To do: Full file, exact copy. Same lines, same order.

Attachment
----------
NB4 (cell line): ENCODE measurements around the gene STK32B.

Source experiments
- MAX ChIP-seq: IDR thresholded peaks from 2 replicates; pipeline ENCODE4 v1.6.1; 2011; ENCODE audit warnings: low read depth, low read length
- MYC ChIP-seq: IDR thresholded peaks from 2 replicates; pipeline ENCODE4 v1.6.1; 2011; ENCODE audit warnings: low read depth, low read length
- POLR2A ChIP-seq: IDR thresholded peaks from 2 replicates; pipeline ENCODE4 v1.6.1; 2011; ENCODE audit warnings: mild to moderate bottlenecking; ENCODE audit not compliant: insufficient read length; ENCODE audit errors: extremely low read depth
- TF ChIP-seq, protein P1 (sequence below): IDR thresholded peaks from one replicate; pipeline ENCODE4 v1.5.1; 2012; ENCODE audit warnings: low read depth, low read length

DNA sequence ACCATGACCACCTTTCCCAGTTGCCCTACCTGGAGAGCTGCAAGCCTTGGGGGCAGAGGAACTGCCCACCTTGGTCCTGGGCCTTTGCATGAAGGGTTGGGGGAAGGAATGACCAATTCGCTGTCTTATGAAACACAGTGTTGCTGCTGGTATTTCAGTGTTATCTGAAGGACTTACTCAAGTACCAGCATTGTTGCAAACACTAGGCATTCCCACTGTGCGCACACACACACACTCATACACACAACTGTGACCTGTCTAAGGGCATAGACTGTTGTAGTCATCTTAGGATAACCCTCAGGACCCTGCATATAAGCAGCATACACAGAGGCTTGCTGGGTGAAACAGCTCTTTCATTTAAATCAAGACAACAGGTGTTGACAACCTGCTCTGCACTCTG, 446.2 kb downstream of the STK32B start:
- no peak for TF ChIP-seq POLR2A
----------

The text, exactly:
NB4 (cell line): ENCODE measurements around the gene STK32B.

Source experiments
- MAX ChIP-seq: IDR thresholded peaks from 2 replicates; pipeline ENCODE4 v1.6.1; 2011; ENCODE audit warnings: low read depth, low read length
- MYC ChIP-seq: IDR thresholded peaks from 2 replicates; pipeline ENCODE4 v1.6.1; 2011; ENCODE audit warnings: low read depth, low read length
- POLR2A ChIP-seq: IDR thresholded peaks from 2 replicates; pipeline ENCODE4 v1.6.1; 2011; ENCODE audit warnings: mild to moderate bottlenecking; ENCODE audit not compliant: insufficient read length; ENCODE audit errors: extremely low read depth
- TF ChIP-seq, protein P1 (sequence below): IDR thresholded peaks from one replicate; pipeline ENCODE4 v1.5.1; 2012; ENCODE audit warnings: low read depth, low read length

DNA sequence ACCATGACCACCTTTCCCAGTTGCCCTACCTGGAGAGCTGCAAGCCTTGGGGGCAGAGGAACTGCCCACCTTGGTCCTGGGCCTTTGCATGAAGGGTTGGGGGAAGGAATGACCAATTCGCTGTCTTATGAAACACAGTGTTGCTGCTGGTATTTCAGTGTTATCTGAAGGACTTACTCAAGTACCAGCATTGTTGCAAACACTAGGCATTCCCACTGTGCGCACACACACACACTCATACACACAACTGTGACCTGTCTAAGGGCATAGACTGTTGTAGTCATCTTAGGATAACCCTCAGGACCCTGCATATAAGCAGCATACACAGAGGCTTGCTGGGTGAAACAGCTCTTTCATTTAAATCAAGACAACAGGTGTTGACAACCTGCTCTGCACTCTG, 446.2 kb downstream of the STK32B start:
- no peak for TF ChIP-seq POLR2A